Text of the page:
Prevention and Enforcement Service launched with additional powers

Officers will take to the streets across Peterborough from Monday (17 October 2016) as the city’s new SaferPeterborough Prevention and Enforcement Service is fully launched.

The new service combines council, police, fire service and prison staff into a single managed service. Council officers will wear a new uniform to help the public identify members of the service.

A total of 112 officers will make up the Prevention and Enforcement Service (PES) including 16 police constables, 30 police community support officers and 30 council prevention and enforcement officers. Other members include CCTV operators, crime reduction and fire service community safety officers as well as senior officers from all organisations to manage the service.

The council prevention and enforcement officers have now been granted delegated Community Safety Accreditation Scheme powers which give them the ability to take action against a wider range of community issues. These include littering, begging and cycling on pavements.

Council officers also retain existing powers available to them, including parking and housing enforcement.

The service will be structured into three localities covering the whole city council area. Each of the three areas will have a service manager, senior officers and officers from across the different organisations, all focussed on addressing and preventing problems throughout the city’s communities.

On Monday, following the launch, officers will be taking part in the following activities: 

  • City centre patrols - targeting street drinking, anti-social behaviour, aggressive begging and cycling on pavements
  • Officers supporting Operation Sceptre - the police’s city-wide knife amnesty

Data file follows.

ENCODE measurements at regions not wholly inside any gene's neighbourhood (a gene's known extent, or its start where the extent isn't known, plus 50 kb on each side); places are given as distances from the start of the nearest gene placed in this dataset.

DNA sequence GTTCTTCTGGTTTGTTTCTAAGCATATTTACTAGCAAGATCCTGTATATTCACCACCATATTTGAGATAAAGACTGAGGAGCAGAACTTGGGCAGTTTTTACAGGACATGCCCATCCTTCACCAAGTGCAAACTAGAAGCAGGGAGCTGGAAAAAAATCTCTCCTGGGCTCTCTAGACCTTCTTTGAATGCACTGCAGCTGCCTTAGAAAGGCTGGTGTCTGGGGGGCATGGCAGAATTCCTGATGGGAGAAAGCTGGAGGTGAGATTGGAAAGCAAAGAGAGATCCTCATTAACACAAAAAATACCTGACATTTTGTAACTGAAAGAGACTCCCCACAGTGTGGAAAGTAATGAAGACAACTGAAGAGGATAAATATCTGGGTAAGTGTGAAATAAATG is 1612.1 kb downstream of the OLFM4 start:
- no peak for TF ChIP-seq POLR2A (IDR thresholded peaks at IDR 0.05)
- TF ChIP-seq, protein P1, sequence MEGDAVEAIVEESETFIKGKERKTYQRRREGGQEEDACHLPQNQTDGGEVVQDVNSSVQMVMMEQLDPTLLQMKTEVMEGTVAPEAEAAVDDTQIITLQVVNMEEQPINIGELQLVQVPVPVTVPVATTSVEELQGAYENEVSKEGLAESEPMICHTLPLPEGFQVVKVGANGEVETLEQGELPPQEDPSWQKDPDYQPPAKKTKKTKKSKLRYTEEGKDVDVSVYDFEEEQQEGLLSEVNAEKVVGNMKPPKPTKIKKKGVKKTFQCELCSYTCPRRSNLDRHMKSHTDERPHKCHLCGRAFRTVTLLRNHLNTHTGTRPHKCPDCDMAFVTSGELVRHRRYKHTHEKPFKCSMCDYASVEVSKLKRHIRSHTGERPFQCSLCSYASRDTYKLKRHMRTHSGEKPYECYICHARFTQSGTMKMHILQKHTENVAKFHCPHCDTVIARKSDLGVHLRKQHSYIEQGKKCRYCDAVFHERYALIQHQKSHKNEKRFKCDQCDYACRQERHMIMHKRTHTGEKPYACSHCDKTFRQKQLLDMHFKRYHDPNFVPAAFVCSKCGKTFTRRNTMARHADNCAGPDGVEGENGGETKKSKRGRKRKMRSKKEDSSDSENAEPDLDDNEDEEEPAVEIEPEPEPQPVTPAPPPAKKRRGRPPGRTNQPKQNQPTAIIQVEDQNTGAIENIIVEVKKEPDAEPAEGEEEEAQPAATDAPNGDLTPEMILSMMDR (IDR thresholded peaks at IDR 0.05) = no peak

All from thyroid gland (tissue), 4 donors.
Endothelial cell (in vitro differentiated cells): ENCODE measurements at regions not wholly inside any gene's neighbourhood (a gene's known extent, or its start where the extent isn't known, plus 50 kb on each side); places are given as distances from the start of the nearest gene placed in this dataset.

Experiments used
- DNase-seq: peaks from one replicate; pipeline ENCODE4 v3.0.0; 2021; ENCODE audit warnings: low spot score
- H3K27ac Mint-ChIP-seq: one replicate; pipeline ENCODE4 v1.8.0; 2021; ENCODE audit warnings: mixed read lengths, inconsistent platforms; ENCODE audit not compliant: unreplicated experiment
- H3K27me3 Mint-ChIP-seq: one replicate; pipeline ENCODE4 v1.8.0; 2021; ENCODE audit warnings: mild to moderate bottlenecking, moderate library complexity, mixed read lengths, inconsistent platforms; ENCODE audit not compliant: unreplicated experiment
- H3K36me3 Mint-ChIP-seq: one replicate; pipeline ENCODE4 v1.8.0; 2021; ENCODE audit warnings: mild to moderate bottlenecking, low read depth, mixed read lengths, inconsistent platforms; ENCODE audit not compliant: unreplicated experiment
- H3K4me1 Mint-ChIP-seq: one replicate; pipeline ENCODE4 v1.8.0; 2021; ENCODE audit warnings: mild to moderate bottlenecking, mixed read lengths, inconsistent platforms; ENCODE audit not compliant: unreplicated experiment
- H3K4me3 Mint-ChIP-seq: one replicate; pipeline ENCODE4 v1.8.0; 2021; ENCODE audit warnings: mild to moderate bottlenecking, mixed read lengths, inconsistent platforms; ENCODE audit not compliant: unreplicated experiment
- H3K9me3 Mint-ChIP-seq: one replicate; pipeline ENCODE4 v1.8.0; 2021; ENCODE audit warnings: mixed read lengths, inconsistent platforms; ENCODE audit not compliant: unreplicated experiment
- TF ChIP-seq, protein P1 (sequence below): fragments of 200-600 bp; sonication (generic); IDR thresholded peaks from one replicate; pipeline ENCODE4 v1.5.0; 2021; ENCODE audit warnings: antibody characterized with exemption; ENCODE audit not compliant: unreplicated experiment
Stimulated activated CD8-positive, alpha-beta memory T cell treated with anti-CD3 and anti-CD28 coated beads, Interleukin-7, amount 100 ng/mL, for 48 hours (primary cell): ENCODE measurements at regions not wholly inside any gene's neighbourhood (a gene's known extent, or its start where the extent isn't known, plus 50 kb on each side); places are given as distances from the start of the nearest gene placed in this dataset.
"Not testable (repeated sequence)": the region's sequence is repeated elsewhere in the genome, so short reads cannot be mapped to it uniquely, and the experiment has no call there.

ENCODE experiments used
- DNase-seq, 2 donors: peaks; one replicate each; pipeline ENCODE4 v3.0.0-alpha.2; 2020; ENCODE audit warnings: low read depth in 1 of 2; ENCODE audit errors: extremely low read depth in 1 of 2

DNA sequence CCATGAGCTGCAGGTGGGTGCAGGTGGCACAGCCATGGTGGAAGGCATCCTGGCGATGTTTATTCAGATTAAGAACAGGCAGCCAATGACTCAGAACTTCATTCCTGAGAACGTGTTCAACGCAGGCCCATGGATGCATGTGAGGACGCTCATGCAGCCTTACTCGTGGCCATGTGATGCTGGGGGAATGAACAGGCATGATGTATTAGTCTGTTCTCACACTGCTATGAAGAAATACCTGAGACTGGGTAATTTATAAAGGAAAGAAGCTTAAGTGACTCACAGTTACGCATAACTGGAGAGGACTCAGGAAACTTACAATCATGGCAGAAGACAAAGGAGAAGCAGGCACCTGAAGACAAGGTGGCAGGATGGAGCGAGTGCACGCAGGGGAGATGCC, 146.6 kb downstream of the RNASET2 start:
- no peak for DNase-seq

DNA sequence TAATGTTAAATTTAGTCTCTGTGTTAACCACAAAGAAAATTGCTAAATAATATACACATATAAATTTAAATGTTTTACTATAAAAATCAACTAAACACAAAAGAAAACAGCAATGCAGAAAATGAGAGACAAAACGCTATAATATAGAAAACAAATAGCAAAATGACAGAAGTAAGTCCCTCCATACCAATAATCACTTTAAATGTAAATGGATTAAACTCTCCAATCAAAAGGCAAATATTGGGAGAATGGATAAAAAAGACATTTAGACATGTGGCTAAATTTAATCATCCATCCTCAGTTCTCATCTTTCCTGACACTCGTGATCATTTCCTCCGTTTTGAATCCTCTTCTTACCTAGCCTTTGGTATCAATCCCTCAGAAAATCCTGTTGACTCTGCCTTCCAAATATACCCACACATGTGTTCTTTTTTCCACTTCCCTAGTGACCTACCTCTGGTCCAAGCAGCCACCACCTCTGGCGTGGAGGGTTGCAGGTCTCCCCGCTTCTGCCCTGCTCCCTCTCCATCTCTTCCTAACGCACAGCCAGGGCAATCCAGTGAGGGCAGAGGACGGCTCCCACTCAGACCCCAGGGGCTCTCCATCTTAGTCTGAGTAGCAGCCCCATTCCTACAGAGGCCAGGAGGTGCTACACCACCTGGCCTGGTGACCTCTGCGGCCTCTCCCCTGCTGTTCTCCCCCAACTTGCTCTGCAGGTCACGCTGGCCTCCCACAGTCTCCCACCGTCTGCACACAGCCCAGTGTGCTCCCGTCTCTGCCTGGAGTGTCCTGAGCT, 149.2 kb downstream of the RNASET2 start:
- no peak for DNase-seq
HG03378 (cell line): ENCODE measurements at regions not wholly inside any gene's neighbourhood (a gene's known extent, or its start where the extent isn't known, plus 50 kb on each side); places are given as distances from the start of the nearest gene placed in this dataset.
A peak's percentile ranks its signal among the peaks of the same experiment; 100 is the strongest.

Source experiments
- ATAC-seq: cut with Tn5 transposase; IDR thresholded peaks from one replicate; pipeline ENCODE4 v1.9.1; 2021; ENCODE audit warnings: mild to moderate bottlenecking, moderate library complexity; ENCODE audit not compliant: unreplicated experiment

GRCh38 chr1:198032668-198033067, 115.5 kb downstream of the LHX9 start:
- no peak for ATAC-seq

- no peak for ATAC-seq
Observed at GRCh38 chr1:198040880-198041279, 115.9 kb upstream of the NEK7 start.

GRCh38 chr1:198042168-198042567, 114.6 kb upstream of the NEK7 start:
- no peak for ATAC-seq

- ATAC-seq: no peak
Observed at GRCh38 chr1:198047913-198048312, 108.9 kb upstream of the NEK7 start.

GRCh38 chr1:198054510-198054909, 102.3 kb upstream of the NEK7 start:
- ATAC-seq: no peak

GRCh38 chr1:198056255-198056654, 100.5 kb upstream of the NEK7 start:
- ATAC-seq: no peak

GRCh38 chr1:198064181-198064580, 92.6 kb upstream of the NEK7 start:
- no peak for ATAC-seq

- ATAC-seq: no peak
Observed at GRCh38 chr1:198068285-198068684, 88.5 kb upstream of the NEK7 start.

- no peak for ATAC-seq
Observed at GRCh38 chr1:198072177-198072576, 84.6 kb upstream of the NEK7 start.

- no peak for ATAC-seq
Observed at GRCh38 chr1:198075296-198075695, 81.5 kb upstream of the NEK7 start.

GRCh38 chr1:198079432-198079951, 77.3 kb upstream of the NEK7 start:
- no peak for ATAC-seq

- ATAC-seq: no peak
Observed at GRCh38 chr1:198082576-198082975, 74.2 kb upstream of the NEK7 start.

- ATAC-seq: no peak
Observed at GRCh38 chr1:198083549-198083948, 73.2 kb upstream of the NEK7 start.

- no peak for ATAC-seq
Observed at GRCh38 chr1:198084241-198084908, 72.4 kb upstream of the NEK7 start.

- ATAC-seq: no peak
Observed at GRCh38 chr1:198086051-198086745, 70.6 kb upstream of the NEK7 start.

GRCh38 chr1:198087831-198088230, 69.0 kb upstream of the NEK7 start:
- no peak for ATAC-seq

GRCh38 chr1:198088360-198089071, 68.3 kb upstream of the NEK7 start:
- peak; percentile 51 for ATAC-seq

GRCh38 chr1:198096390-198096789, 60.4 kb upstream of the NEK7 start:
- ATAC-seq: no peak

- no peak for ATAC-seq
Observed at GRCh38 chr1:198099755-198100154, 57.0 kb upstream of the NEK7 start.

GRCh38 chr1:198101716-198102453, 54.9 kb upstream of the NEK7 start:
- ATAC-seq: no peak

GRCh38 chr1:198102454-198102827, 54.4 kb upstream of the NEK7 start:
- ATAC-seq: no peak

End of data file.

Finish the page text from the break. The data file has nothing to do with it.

• Patrols in Woodston to target drug dealing, illegal parking, street drinking, anti-social behaviour and engaging with the public
  • Visits to houses in multiple occupancy across the city to check on the safety of residents and to check for signs of over-crowding

Councillor John Holdich, Leader of Peterborough City Council, said: “This new service, which extends the powers of the council’s enforcement officers, will tackle a number of issues that people contact me about regularly. I’ve listened to their concerns and believe that our new approach will play a part in tackling concerns like fly-tipping and littering as well as working to prevent issues such as drug dealing and child sexual exploitation.

“The Prevention and Enforcement Service covers the whole of the city and our rural areas however the city centre will remain a key area of focus to ensure we help make the experience for everybody that uses it an enjoyable and trouble-free one.”

Chief Inspector Rob Hill, joint head of the SaferPeterborough Prevention and Enforcement Service, said:  “The PES will be evidence led and our team will use data to highlight activities that need to be addressed. 

“Staff will be directed on a daily basis to deal with calls received from the public alongside work on crime prevention initiatives, but when there is an identified need the full team can come together and work wherever directed across the city.

"For example – if we are suffering a spate of arson attacks in a particular area the whole team could be used to increase patrols in that community.  This gives us the opportunity to mobilise large numbers at short notice to deal with the issues that really impact on our residents.”

Station Commander Karl Bowden, joint head of the SaferPeterborough Prevention and Enforcement Service, said: "As the name of the service suggests there will be a major focus on prevention around issues such as fly-tipping and accidental fires.

"The best way of solving these issues in the community is to prevent it from happening in the first place and a key role of the new service will be to get out into our communities and engage with residents."

The public can report issues and concerns to the Prevention and Enforcement Service via the MyPeterborough App or they can call 101 or 01733 747474.  999 should only be used in an emergency.

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